Review: Vicar’s Son Gin Range

If you follow me on my social channels you’ll know that dogs feature large in my life and so when this distillery from Auckland in New Zealand contacted me to receive a sample of their range I was delighted: gin and dogs on one label, what’s not to love?

I’ve been fortunate to have a bit to do with New Zealand spirits, in particular their gins over the years and written about them in a few publications and had the honour of being their first international judge at their national awards (pre you know what). Across the board I find them of a high standard, innovative and making good use of their native botanicals. It’s a lively scene and growing fast as well, with some major brands doing very well internationally.

In distilling they often talk about small batch production, but in this case we are talking VERY small batch.  Vicar’s Son distillery is the result of life partners Lucie and Stewart producing what they claim to be the world’s smallest distillery.  So small they have to move the cars out of the garage to make room and it’s measured in a few square metres.

But small scale here doesn’t limit them in their ambition to craft excellent gin and they started with a bang in 2021, winning a gold at the Australian Gin Awards where they produced the gin Ascension in one go prior to sending off to judging!

They have a detailed and carefully calibrated production process, and they’ve helpfully outlined that on their website here which I recommend you read, for it illustrates that small doesn’t mean skimping on the stages of quality, on the contrary.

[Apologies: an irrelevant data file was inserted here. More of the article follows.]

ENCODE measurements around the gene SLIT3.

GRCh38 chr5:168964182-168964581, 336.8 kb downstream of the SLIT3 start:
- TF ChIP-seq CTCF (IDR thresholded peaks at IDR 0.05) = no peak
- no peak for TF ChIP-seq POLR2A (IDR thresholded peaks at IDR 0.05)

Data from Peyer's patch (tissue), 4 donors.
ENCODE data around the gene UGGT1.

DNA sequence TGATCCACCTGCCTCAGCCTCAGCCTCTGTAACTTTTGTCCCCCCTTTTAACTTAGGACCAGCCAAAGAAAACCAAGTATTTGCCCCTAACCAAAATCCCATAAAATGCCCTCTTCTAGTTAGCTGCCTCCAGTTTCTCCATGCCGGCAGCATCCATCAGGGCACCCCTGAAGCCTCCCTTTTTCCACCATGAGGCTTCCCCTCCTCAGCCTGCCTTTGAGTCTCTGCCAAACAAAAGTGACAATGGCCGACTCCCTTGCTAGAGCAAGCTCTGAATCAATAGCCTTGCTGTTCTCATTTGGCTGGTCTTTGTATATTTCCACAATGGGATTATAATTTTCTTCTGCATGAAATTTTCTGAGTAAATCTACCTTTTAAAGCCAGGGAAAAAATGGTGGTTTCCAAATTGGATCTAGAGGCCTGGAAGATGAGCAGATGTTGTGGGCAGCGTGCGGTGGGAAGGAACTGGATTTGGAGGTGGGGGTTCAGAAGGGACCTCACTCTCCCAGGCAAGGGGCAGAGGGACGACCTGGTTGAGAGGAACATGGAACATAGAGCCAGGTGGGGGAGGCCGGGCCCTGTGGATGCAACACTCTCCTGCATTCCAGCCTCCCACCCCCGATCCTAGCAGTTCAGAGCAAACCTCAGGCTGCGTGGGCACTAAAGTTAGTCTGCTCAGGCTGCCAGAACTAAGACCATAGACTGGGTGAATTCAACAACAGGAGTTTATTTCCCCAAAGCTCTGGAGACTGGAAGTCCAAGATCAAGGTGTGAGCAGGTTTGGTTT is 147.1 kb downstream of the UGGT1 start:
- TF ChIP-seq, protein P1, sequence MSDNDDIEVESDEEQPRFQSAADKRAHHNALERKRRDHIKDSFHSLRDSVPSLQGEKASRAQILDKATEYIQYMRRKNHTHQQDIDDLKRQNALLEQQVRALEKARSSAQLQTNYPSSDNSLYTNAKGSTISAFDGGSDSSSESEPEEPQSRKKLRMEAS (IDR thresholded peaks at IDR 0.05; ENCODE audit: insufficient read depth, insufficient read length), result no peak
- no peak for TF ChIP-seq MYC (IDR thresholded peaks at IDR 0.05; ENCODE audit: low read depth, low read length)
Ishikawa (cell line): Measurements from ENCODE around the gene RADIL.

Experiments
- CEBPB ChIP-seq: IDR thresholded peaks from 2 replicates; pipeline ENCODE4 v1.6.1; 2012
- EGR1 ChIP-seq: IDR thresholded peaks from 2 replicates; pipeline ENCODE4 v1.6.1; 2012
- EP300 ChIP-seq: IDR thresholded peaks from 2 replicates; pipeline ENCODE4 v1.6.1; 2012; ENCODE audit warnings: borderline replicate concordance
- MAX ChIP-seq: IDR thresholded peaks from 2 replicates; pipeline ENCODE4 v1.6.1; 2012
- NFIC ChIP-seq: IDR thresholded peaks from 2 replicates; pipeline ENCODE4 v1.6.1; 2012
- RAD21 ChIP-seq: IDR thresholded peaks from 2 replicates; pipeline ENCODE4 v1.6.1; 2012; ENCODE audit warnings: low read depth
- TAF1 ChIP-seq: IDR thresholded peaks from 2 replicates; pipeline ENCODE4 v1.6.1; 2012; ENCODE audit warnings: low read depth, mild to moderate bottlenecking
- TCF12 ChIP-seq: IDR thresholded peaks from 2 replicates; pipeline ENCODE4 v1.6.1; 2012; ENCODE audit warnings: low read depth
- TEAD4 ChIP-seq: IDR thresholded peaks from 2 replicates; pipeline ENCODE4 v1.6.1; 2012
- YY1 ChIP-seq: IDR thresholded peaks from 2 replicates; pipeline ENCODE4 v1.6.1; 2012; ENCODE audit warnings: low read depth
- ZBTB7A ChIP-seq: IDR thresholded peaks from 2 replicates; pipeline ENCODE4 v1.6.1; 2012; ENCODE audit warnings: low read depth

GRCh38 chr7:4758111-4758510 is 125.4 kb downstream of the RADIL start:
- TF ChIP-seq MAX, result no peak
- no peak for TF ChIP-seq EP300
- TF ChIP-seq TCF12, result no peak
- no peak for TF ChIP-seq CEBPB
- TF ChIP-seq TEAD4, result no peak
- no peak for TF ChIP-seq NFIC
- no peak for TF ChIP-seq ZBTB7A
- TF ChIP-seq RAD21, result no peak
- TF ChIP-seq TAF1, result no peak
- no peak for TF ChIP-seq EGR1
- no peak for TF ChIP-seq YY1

Let’s have a chat with them…..

How would you describe the current New Zealand distilling scene?

What is the inspiration behind the gins and the brand generally, it seems the dogs and religion seem to be twin themes!

The dogs and religious themes developed organically, we wanted to do some good by donating 5% of revenue to assist in animal rescue causes and so the idea of having one of our Greyhounds on the bottle developed. And as Stewart is a Vicar’s Son that seemed like a gin sort of name. Naming each variety with a religious name is just having fun really. Although we are surprised it doesn’t seem to have generated any offence (Holy Spirit, Ascension, etc).

What was the genesis of your distillery?

Stewart wasn’t a big Gin drinker when we met. On our travels through Europe I Lucie introduced him to different Gins/Gin styles. Lucie always wanted to create something and came up with the idea of making Gin. Stewart being a “do-er” picked up on the idea and started learning about alcohol/Gin making. We quite liked our Gin and during the first Covid lockdown we decided to start distilling commercially

Do you have a particular philosophy in crafting your spirits?

Possibly the only philosophy is to not let commercial imperatives dictate any part of the process. We could just buy in ethanol for the base alcohol for a dollar a litre but we choose to make our own from barley which costs $17 a litre not including labour, but we are confident our base alcohol provides a better mouth feel and base taste so is worth it.

Similarly with the bottles, we don’t need to kiln fire the labels and etch engrave the Greyhound but we feel it just looks better.

For Lucie it is really important to source local ingredients wherever possible. And produce as little waste as possible. For example, we zest all our citrus ourselves, dry or freeze it, then juice the citrus and use it for cooking or give it away. Harvest our Rosemary flowers and dry them.

We also use NZ barley and the spent barley goes to a friend’s lifestyle block where it is used for feeding stock.

When did you know you nailed the recipe of a particular spirit?

Lucie is really good at putting the recipes together and knowing what will work with what. As an example our two Double Gold Winners, Double Gold & Trophy Winner and two Gold Winners were all made and commercialised at the first attempt. 

There’s small batch, and there’s you, what’s the deal?